The architect of an overhaul of the UK accounting regulator has accused the government of failing to support the industry watchdog responsible for promoting good corporate governance.
Sir John Kingman said it was inexplicable that ministers had not started the search for a new chair of the Financial Reporting Council almost 14 months after Simon Dingemans resigned.
Kingman said in a letter to the FT that the FRC, which is the custodian of the corporate governance code for listed companies, had made “good progress” under Sir Jon Thompson, its chief executive.
“Nevertheless, it is indefensible that the body responsible for promoting good corporate governance in Britain not only lost its chair more than a year ago, but is about to lose its excellent interim chair as well, and the government has inexplicably still not begun the process to appoint a successor,” added Kingman, chair of Legal and General.
Five more stories in the news
1. Pinault family joins European Spac push The French billionaire family is aiming to raise as much as €300m for a blank-cheque company that will focus on the entertainment and leisure industries. The special purpose acquisition vehicle, named I2PO, is being launched in Paris today.
2. US inflation picks up pace The pace of US consumer price increases accelerated unexpectedly in June, jumping 5.4 per cent from the previous year, challenging the view within the Federal Reserve and White House that high inflation will be temporary. What is driving US inflation higher? Colby Smith explains.
3. BBC’s political channel faces cuts BBC Parliament is facing significant cuts as the corporation seeks £1bn in savings to the overall budget by March 2022. The channel will scale back programming from the autumn, according to people with knowledge of the plans.
4. Biden to warn US companies on Hong Kong The White House plans to warn companies of the rising risks of operating in Hong Kong as China asserts more control over the financial hub. The move, which the sources said would probably come on Friday, would mark the first time the US has issued a business advisory for Hong Kong.
5. Goldman and JPMorgan pivot to M&A The two US banks have benefited from a boom in dealmaking activity as trading revenues plunged from record levels during the start of the pandemic. Both banks reported a surge in fees from advising on corporate acquisitions and IPOs during the second quarter, which helped offset declining returns from bond and stock trading.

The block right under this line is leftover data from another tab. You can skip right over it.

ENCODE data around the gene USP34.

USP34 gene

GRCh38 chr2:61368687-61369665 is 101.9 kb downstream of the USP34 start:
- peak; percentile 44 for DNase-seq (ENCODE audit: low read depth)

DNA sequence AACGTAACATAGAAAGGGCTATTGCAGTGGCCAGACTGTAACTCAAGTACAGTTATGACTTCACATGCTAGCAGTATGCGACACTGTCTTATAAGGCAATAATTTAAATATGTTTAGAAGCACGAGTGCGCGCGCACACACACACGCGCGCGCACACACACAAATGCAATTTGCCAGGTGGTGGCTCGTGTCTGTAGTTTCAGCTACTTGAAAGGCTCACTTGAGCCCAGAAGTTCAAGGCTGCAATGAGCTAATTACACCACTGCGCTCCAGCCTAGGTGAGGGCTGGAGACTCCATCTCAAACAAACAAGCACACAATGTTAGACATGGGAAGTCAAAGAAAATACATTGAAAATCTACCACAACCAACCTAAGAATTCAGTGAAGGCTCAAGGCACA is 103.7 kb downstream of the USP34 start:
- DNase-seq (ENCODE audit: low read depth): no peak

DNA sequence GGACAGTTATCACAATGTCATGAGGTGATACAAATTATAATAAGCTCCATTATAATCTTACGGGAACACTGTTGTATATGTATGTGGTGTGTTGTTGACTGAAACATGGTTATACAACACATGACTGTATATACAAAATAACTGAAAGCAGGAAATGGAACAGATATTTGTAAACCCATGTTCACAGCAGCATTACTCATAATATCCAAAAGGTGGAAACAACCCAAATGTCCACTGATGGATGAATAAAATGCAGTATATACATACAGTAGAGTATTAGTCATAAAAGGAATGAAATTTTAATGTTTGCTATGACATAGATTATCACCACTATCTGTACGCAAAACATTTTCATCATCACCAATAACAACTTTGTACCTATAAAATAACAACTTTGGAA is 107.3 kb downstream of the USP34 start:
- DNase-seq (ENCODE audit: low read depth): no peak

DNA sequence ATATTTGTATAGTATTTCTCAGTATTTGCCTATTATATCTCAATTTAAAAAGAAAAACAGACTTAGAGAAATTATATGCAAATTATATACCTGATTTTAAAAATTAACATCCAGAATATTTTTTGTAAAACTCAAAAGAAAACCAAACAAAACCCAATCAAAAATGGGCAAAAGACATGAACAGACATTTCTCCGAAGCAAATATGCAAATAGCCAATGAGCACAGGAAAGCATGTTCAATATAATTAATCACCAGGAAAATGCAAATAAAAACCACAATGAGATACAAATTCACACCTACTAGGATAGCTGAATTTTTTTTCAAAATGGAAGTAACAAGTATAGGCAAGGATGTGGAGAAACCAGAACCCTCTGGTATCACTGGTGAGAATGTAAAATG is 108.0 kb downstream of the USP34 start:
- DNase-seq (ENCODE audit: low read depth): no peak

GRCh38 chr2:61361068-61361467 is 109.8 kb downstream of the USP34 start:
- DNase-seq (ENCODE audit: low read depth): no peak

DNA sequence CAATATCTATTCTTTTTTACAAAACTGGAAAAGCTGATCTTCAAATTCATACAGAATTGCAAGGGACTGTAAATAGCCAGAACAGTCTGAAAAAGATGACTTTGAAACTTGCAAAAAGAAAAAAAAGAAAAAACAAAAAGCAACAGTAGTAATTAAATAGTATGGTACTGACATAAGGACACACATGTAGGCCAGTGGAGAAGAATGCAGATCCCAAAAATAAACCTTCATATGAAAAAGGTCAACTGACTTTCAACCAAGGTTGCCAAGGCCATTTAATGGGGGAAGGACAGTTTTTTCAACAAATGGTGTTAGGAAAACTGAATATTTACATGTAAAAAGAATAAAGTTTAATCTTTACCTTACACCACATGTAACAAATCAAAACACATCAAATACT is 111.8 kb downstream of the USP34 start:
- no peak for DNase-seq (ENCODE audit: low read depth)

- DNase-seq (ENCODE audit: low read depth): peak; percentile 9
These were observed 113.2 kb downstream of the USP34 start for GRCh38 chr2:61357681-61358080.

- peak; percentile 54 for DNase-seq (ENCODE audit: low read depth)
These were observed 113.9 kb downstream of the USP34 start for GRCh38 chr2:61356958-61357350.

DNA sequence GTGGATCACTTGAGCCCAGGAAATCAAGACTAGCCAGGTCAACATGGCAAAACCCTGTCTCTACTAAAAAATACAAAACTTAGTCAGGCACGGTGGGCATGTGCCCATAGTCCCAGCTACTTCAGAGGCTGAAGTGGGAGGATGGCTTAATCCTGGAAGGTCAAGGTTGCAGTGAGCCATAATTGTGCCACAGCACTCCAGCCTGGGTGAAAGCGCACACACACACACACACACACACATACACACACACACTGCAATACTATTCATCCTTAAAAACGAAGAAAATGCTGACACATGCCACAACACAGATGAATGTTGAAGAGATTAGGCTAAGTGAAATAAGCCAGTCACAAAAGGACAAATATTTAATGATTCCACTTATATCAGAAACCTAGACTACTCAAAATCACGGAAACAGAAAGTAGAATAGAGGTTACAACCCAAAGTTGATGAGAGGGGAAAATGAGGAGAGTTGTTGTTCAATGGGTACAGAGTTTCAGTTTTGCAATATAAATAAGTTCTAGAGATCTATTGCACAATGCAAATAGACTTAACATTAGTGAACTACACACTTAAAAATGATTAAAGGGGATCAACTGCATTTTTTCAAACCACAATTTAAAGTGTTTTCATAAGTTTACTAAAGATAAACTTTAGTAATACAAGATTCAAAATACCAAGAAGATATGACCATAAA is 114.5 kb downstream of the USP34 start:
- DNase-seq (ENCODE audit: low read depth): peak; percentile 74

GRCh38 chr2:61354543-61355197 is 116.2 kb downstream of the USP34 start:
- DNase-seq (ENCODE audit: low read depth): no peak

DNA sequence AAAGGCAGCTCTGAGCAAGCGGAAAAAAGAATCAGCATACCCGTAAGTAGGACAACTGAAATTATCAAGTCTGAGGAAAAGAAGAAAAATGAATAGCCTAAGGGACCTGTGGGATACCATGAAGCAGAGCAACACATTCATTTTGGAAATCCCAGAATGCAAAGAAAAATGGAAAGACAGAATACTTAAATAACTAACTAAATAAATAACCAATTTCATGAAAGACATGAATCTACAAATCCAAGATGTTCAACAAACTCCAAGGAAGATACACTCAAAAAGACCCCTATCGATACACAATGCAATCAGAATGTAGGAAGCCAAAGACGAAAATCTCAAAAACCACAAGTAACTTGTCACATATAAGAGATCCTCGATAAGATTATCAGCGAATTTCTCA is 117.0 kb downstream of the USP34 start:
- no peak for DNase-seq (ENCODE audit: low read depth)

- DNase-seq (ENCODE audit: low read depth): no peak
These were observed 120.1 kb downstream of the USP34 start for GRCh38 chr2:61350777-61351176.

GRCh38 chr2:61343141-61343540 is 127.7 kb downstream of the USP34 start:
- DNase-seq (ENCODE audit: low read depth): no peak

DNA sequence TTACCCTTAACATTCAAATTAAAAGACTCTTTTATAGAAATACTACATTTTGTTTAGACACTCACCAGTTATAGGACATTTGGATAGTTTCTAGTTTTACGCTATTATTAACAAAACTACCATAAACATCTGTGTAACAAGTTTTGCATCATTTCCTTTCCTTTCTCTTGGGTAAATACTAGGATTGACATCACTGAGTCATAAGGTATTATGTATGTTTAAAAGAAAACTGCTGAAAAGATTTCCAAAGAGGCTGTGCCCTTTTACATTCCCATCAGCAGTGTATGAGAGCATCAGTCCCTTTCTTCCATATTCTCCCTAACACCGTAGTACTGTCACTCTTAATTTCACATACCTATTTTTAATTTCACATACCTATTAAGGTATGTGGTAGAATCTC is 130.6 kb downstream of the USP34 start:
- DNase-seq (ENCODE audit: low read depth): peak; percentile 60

France will make vaccination compulsory for healthcare workers and will restrict access to cafés, restaurants and other venues to those with “health passports”.
The mayor of London and other UK leaders have broken with Boris Johnson’s government by insisting on mask wearing on public transport after most restrictions end in England next week.
Pop star Olivia Rodrigo will meet President Joe Biden and chief medical adviser Anthony Fauci today to promote vaccination among youths.
The day ahead
Bastille Day If you are a French citizen, you can add to your liberté a side order of égalité and fraternité as Bastille Day is celebrated today. In Paris, President Emmanuel Macron will watch a military parade and honour health workers.
EU climate proposals The European Commission will unveil its long-anticipated “Fit for 55” package aimed at reducing net greenhouse gas emissions 55 per cent by 2030 from 1990 levels.
England T-Level reforms The government will announce plans to restructure the 16-plus education sector in an effort to boost take-up of vocational qualifications, despite backlash from technical college leaders.
US bank earnings Bank of America, Wells Fargo and Citigroup report earnings. Elsewhere in US finance, Jay Powell will offer the Fed’s semi-annual monetary policy report in a virtual hearing before the US House financial services committee.
What else we’re reading and watching
The G20 has failed to meet its challenges The lack of a truly global response to Covid-19 augurs badly for common action on climate change. Next to these global challenges, the agreements on corporate taxation and special drawing rights, welcome though they are, are not that important, writes Martin Wolf.
BHP rape cases Five years on from setting a goal of achieving a 50-50 gender balance by 2025, the world’s biggest miner is racing to reassure women that it can offer a safe working environment following allegations of two rapes in Western Australia.
Can the Olympics succeed behind closed doors? The Tokyo Games promised to revive Japan’s self-confidence after decades of economic stagnation, opening its doors to the world as an equal, and spiritually reconnected to the youthful nation of the 1964 games, when the country announced itself as a democratic power. Covid-19 threatens those goals.
Do you think the Tokyo Olympics should proceed as planned given the Covid-19 situation? Tell us what you think in our poll.
Time for AI to pull up a chair to the negotiating table Science fiction has sparked decades of debate about whether future wars will be made more deadly by weaponised artificial intelligence. But in the real world, AI is already being harnessed to broker peace, writes Helen Warrell.
What business leaders can do about biodiversity The World Economic Forum estimates that half of global GDP, or $44tn, depends on nature. Gillian Tett examines what business executives can do to protect environmental assets. Get the latest on socially responsible business with our Moral Money newsletter. Sign up here.
Food & Drink
Grilled peaches and silken tofu Griddling peaches, as Ravinder Bhogal does in this recipe, ekes out their natural sweetness. They pair perfectly with the bittersweet Thai basil in the zesty gremolata.